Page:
At least once yearly STC produces a completely original, unpublished work. This dedication to bringing unknown works into the spotlight is some of the best of what STC brings to Phoenix. Stray Cat Theatre also manages to offend nearly everyone sooner or later, and frankly, that's a plus. You can't put on edgy theater without breaking some eggs, you know? That's what they're good at.
And, even if you are too dedicated to classic theater to be very comfortable with experimental stuff, you will have to give the technical team and stage management the highest possible marks. STC consistently excels in these departments.
Stray Cat Theatre is definitely worth your time. It is this kind of indie, experimental version of the arts that helps to keep the entire cultural scene challenging and fresh. My advice to you is, if you are a first-timer, choose a show that seems like something you might enjoy, and go with an open mind. (These may seem obvious points to you, but believe me, I've heard people complain about a play just as they explain to me, “I knew I'd hate it,” and I think this really diminishes the value of their criticism!)
Check it out. Take a chance, Phoenix. You'll be glad you did.
Stray Cat Theatre http://phoenix.showup.com/event/detail/441647463/Punkplay http://www.straycattheatre.org/season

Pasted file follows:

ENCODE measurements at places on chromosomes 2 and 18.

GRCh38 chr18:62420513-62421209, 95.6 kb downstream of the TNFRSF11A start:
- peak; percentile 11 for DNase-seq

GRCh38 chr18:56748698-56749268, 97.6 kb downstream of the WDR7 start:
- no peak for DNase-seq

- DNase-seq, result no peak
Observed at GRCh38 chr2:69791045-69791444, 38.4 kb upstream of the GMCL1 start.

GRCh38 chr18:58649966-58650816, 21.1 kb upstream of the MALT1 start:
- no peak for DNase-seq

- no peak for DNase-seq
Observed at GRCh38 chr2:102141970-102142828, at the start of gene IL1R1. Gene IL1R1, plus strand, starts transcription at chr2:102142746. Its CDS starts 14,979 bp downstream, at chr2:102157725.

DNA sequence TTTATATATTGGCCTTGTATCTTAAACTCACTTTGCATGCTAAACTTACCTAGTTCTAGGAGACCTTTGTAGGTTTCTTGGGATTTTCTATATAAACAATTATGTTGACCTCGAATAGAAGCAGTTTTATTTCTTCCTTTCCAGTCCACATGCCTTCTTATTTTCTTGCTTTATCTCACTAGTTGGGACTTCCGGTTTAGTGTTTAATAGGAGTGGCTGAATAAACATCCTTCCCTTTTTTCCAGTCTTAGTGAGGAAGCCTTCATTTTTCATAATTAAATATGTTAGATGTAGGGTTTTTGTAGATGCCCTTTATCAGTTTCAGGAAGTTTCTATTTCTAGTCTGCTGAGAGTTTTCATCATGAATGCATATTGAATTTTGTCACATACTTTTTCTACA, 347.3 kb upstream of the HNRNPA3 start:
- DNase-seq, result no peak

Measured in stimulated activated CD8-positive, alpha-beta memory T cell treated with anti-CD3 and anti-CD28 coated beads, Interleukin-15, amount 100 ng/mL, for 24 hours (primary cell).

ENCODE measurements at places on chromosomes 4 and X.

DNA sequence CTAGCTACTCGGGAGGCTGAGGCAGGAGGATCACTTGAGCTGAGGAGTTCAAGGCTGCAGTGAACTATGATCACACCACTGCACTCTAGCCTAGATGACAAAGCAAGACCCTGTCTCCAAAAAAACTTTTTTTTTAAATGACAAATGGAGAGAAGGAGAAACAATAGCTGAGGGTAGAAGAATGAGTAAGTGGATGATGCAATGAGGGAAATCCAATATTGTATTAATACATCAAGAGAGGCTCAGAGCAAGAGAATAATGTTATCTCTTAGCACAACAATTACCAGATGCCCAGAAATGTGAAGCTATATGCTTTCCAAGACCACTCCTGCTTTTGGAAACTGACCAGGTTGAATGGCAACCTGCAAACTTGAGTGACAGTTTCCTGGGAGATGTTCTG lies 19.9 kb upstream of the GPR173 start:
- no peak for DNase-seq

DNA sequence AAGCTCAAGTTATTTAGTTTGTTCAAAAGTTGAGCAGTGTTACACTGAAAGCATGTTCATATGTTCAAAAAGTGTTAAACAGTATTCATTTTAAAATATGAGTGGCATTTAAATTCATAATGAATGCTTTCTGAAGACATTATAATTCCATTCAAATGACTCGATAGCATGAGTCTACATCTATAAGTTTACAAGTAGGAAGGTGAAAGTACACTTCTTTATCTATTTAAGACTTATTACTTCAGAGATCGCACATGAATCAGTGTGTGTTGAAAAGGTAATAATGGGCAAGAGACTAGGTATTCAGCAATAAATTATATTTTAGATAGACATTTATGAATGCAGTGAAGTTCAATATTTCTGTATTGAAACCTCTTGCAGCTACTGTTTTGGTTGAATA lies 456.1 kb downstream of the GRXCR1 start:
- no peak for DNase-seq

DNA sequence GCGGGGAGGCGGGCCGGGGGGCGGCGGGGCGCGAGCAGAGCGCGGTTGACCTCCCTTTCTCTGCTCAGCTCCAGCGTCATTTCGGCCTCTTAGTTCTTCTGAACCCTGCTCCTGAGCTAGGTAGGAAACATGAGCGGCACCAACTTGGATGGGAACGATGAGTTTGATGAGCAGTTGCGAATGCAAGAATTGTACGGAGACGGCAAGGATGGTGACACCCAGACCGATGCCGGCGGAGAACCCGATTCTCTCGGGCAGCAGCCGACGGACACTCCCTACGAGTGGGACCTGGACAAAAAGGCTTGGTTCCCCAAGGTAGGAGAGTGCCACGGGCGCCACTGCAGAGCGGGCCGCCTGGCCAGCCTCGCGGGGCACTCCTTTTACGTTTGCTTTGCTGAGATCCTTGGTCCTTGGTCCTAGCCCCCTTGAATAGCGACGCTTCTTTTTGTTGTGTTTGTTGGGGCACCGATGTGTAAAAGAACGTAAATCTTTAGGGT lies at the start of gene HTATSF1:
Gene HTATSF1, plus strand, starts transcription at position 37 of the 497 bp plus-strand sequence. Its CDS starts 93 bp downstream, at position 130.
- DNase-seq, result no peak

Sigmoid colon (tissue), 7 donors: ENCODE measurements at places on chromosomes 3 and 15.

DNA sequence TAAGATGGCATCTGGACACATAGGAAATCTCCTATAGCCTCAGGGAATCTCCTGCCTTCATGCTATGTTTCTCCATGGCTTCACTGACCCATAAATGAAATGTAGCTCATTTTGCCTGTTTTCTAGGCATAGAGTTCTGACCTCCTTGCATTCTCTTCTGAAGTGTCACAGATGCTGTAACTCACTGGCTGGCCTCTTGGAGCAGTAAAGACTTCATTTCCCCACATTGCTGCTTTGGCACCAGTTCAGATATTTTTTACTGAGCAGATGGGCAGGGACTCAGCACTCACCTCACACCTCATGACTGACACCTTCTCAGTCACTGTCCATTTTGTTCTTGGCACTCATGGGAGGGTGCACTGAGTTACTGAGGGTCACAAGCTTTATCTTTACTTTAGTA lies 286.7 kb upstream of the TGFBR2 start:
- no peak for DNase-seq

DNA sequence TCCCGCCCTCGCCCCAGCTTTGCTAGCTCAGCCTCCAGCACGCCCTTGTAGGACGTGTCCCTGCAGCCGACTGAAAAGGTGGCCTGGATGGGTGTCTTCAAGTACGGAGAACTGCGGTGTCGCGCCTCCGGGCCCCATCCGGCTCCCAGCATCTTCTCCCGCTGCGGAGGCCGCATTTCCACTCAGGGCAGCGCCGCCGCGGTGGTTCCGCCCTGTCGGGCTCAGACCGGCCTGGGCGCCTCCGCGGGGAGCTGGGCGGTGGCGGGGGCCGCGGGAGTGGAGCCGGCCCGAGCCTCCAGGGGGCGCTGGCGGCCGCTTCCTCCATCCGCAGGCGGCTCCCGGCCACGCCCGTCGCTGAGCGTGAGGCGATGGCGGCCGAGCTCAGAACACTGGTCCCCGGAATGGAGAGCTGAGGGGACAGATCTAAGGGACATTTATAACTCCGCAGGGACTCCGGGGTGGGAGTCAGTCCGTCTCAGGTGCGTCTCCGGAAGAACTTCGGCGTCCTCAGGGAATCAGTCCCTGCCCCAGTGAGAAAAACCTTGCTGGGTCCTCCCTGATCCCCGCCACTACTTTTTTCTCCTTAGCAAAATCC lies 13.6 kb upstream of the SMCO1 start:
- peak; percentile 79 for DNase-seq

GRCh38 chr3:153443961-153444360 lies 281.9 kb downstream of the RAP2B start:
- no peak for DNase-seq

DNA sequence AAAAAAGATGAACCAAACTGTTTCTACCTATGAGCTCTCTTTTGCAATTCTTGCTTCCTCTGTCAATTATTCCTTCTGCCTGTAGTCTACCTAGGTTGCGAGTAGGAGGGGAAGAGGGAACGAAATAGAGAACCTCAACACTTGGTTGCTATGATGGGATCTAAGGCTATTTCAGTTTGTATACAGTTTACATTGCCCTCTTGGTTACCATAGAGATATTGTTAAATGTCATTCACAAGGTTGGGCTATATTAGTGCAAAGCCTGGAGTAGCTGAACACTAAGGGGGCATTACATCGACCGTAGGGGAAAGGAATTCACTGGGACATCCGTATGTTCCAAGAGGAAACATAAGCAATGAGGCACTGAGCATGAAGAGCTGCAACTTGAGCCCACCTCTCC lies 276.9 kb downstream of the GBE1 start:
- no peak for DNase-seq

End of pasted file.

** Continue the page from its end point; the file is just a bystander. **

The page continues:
Greater Phoenix Jewish Film Festival
The Greater Phoenix Jewish Film Festival has as its mission the presentation of great films with Jewish themes to the entire Phoenix area. The GPJFF is the result of the merger between the Phoenix Jewish Film Festival, which had about 13 seasons under its belt at the time of the merger, and the East Valley Jewish Film Festival, which was six or seven seasons old at the time. The Festival has continually achieved its goal of presenting a wide of array of films that reflect many Jewish cultural themes and increasing awareness of Jewish culture throughout the Valley.
As with any Festival with ethnic or cultural themes, it is important to note that the Greater Phoenix Jewish Film Festival is truly for all audiences. It is a common misconception (sometimes even amongst Jews) that a Jewish film festival will basically just focus on Holocaust, Israeli and religious films, but this is definitely not the case.